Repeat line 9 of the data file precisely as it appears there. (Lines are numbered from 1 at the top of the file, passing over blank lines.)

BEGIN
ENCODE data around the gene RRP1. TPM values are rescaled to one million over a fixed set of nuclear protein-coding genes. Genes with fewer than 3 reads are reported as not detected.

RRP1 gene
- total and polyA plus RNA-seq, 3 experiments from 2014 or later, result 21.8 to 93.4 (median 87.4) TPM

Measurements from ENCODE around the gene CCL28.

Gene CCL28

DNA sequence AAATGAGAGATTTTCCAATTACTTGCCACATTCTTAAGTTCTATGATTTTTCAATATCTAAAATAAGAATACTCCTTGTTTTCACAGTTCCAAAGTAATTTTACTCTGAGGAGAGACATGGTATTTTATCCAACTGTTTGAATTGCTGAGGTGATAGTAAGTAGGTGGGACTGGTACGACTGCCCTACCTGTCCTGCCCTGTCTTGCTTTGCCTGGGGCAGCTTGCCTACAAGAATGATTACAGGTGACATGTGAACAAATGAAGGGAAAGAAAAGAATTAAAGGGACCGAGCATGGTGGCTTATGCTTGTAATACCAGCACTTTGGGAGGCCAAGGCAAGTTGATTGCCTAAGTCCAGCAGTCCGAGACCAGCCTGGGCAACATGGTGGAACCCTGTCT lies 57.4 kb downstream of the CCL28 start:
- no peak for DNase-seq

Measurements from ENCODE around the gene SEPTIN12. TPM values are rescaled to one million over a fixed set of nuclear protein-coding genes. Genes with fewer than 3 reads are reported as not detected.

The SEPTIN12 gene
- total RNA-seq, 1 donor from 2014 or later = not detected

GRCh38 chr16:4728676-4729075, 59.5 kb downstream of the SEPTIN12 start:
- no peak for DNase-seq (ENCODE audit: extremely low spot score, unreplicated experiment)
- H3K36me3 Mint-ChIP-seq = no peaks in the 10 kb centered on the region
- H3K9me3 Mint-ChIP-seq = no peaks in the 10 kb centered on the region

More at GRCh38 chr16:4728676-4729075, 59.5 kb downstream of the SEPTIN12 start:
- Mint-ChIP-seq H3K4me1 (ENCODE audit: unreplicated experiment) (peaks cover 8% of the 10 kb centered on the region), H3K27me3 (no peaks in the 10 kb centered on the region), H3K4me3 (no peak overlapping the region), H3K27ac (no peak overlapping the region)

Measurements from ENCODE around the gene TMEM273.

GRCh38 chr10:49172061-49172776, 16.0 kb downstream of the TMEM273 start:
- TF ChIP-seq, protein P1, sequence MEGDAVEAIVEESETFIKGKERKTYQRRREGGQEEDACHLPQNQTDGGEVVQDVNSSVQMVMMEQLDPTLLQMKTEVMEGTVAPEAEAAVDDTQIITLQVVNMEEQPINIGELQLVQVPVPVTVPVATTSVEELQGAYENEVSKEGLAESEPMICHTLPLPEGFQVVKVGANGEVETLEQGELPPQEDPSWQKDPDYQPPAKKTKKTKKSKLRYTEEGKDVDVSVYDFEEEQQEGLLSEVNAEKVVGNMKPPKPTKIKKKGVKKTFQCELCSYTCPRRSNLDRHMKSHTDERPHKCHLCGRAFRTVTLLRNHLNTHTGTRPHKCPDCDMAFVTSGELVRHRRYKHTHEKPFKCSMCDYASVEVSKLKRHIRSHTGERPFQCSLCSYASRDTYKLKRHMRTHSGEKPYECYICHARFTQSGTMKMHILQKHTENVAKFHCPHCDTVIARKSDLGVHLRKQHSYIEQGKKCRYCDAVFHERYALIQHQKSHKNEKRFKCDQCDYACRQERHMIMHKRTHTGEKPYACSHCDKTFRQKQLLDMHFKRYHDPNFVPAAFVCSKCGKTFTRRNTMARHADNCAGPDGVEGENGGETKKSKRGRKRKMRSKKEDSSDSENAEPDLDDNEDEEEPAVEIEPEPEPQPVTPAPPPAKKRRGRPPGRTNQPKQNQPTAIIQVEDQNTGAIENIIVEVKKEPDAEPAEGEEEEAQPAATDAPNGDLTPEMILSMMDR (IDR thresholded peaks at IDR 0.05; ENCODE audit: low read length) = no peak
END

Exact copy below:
The SEPTIN12 gene